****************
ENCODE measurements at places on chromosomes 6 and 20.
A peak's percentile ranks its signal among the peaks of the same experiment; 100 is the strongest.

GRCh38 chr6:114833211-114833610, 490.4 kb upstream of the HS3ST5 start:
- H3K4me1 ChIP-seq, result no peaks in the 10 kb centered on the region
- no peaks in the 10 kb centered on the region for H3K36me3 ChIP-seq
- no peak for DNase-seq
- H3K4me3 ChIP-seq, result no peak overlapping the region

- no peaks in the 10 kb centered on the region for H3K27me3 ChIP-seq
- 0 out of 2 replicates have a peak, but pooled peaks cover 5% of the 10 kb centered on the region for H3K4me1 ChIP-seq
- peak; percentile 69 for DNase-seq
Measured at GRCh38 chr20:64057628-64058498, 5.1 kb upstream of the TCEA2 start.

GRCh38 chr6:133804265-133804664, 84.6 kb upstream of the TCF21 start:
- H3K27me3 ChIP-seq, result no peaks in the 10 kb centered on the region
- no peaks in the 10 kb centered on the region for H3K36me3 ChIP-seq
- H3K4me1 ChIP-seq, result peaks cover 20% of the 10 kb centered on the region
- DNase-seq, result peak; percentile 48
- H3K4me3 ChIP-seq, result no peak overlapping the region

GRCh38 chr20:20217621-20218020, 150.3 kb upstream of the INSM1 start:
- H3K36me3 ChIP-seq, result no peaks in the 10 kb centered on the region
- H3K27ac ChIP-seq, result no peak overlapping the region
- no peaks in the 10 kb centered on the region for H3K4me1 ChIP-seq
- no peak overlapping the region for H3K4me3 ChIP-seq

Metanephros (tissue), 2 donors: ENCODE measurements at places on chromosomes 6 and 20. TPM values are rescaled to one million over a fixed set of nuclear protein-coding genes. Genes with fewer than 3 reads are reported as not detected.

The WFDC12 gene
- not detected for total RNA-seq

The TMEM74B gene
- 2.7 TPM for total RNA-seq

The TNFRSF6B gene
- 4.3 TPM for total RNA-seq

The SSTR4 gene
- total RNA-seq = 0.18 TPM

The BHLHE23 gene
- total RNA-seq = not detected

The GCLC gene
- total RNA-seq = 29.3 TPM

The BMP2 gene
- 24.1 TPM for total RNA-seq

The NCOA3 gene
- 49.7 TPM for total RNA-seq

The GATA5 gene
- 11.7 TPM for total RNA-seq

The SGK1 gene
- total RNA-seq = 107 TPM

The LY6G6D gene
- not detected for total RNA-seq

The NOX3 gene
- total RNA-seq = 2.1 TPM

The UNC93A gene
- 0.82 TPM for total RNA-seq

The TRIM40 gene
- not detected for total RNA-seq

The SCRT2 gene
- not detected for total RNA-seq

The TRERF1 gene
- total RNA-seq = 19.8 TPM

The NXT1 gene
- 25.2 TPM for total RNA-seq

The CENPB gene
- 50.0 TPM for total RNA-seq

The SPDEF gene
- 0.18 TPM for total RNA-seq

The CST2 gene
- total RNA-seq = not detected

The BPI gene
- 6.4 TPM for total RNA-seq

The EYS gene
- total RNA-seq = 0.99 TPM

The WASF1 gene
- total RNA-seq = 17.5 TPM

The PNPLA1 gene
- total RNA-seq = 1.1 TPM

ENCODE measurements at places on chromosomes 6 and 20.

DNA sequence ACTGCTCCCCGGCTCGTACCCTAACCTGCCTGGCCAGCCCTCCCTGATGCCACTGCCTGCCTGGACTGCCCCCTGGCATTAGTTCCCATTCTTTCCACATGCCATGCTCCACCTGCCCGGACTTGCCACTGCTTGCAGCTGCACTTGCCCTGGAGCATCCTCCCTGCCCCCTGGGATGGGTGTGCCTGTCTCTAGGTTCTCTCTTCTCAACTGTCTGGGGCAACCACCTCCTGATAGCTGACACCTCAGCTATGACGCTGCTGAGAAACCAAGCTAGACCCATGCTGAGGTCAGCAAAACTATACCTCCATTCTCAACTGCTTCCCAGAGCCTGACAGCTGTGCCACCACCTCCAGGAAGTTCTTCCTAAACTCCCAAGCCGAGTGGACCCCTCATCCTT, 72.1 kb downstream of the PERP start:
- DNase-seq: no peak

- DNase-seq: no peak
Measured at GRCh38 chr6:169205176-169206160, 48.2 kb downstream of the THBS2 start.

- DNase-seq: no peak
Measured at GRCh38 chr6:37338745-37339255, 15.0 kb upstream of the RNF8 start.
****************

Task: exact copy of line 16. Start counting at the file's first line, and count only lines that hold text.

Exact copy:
- DNase-seq, result peak; percentile 48